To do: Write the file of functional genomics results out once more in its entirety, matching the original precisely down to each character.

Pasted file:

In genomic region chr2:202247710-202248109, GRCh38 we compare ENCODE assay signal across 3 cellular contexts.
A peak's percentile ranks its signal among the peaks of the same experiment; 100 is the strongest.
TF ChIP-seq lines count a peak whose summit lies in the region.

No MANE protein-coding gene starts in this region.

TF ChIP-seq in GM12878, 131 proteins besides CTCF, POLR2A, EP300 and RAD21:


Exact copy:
In genomic region chr2:202247710-202248109, GRCh38 we compare ENCODE assay signal across 3 cellular contexts.
A peak's percentile ranks its signal among the peaks of the same experiment; 100 is the strongest.
TF ChIP-seq lines count a peak whose summit lies in the region.

No MANE protein-coding gene starts in this region.

TF ChIP-seq in GM12878, 131 proteins besides CTCF, POLR2A, EP300 and RAD21: